Less than ideal training facilities are not stopping the progress of 15-year-old Tauranga Boys' College swimmer Tristan Eiselen.
After a successful weekend at the Bay of Plenty Short Course championships, the butterfly specialist has just been named in Swimming New Zealand's Targeted Athlete Programme Gold Squad.
This means he has been identified as having world-class potential, will have an opportunity to train at national camps with the likes of Commonwealth Games medley bronze medallist Lewis Clareburt, and compete for New Zealand at the Queensland championships in December.
"I feel it is a big honour to be recognised as one of the country's top age-group swimmers," he says.
Not bad for someone who trains outdoors in Tauranga and Mt Maunganui all year round, despite sometimes entering the water when the pre-dawn air temperature is in the low single figures.
He lives with parents Lizette and Gustav about 30km from Tauranga and is out of bed at 4.30am most days to work in the Windermere pool at Toi Ohomai Institute of Technology.
His mother says the 25m pool there is "slightly heated" but he's with coach Daniel Cooper for two hours till around 7.30am, puts in a day at school before crossing the harbour bridge to train at Mount Maunganui College's outdoor 33m pool for another two hours in the afternoon.
"We'd really like a 50m pool in this city" says his mother. "I find it amazing that there isn't one."
But Tristan might be proof that you can be a high achiever, despite far from perfect facilities.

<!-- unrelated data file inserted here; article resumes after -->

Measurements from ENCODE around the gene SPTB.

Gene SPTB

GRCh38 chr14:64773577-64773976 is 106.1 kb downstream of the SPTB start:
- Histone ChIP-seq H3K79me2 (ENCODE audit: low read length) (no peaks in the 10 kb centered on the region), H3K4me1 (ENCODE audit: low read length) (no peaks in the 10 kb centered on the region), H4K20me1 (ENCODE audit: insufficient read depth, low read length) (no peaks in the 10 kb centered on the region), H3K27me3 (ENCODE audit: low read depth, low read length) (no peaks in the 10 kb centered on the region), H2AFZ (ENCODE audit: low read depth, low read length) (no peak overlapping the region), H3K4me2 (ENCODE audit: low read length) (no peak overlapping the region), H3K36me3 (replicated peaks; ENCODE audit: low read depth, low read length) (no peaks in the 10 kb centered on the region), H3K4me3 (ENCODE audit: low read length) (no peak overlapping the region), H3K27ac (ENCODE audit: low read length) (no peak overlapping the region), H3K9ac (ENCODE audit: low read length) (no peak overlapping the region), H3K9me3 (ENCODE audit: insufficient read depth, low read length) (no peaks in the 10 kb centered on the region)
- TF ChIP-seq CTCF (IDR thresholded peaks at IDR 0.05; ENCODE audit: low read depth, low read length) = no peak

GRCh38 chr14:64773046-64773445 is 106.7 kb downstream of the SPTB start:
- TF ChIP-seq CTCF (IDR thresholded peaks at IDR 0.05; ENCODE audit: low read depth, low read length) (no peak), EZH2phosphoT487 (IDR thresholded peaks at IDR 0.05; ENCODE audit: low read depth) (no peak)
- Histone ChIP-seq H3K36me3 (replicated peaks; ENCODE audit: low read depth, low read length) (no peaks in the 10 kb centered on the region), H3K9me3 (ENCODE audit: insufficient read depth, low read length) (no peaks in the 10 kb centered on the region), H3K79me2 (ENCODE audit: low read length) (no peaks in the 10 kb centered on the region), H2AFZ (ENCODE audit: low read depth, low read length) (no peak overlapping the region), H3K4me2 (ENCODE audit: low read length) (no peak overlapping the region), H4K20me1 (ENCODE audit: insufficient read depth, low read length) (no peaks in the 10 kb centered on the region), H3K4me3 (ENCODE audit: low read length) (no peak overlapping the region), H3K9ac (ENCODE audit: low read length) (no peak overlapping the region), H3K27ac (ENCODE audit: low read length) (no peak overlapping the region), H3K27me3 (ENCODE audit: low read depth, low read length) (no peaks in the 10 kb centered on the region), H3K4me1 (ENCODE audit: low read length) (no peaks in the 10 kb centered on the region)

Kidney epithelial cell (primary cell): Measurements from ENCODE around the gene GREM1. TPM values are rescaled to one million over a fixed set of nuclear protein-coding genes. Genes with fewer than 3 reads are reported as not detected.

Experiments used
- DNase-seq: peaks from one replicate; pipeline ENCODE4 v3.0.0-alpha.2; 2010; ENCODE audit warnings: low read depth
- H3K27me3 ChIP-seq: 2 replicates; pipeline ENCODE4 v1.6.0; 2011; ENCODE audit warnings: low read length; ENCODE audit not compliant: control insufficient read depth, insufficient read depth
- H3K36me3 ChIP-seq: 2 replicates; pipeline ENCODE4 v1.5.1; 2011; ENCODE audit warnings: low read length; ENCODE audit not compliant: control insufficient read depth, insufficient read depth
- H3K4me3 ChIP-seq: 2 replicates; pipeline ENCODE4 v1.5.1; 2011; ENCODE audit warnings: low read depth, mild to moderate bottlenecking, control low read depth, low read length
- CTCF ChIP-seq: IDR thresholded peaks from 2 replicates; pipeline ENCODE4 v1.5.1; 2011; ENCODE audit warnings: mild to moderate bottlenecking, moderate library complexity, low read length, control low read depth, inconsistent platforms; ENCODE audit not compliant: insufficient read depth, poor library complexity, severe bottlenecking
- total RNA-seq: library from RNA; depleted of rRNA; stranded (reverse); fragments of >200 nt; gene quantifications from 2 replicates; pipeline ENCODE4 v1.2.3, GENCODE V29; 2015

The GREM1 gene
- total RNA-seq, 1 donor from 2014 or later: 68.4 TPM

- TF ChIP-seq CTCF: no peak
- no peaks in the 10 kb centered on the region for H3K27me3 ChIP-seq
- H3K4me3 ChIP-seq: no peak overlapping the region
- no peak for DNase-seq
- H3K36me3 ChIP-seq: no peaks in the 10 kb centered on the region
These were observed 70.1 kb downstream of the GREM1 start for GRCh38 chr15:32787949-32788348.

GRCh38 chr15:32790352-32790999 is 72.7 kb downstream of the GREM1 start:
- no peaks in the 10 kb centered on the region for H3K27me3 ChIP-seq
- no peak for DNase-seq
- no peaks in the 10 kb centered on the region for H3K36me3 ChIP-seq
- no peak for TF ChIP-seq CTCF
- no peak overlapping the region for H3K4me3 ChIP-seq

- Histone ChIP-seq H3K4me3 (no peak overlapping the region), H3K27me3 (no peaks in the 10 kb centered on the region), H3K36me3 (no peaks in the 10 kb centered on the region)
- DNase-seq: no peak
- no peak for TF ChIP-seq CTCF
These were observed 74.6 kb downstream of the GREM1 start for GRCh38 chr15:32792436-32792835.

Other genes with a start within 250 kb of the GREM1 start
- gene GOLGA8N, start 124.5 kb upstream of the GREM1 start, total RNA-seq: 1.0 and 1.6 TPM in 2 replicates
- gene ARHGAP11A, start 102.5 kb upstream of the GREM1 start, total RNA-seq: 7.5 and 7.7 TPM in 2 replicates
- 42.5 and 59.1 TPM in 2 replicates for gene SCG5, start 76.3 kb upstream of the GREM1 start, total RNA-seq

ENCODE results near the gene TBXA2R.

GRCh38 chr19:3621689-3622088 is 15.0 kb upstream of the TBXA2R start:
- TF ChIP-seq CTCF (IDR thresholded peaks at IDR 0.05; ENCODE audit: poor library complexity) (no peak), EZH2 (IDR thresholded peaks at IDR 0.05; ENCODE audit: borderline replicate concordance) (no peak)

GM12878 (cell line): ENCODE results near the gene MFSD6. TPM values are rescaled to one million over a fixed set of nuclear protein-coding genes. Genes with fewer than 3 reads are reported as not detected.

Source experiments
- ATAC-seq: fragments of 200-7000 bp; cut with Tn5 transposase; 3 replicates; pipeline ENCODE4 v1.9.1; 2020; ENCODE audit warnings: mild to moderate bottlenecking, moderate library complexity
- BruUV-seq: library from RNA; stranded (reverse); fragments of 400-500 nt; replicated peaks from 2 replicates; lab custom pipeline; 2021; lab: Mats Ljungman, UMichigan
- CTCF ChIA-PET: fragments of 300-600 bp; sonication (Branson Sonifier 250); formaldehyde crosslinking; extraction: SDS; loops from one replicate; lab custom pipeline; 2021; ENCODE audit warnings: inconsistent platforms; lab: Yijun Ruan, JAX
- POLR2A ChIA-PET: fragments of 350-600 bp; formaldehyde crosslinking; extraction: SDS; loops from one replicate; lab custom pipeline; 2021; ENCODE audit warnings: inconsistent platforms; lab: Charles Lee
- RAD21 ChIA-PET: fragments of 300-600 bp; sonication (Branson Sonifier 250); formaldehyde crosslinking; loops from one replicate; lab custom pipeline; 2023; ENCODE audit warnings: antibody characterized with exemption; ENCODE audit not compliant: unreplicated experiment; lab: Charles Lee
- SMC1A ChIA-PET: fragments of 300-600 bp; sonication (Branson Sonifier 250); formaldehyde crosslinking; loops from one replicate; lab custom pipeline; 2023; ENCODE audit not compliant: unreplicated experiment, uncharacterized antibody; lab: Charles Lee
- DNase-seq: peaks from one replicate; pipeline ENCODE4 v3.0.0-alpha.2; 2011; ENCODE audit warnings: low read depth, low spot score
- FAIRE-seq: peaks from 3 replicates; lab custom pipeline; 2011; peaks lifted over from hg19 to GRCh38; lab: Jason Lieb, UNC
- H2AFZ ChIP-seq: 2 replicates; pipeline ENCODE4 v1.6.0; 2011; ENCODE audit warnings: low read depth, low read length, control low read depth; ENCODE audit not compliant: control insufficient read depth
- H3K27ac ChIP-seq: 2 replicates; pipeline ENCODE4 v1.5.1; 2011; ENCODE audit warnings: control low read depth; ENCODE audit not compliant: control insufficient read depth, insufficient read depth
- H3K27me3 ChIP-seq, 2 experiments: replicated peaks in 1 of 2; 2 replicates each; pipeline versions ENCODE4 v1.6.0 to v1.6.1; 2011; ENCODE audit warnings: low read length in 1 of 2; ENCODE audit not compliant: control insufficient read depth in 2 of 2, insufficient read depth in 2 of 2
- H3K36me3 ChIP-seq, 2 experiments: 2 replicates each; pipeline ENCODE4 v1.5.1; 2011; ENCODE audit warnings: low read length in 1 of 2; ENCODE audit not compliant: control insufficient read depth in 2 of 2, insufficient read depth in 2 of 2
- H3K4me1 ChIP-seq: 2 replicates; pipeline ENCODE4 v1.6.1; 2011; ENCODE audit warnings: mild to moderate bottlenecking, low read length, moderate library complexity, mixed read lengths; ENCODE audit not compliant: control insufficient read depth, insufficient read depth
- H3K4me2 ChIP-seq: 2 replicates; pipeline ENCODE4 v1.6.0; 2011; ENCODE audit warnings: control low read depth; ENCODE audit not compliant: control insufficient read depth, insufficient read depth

He was totally dominant in the 100m and 200m butterfly in the 15 and over section of the Bay of Plenty Short Course championships, winning both events.
His 100m time at Baywave of 56.13 seconds was just outside the New Zealand Age Group record of 56.01.
"I am really happy with that time, but for the last three years now, I got very close to breaking New Zealand age-group records but always end just short of it."
Tristan has had some impressive results in 2018.
In April he won three New Zealand age-group butterfly titles over 50, 100 and 200m. In the course of that triple success, he just missed out on Danyon Loader's long-standing long course (50m pool) age-group record for the 100m of 56.38s.
For now, Tristan's aim is the New Zealand Short Course championships in Auckland in October. By then he will just have turned 16, an age significant for his parents who have to do all the driving, morning and night and to races. "I can't wait for him to turn 16 so he can learn to drive" says mum Lizette.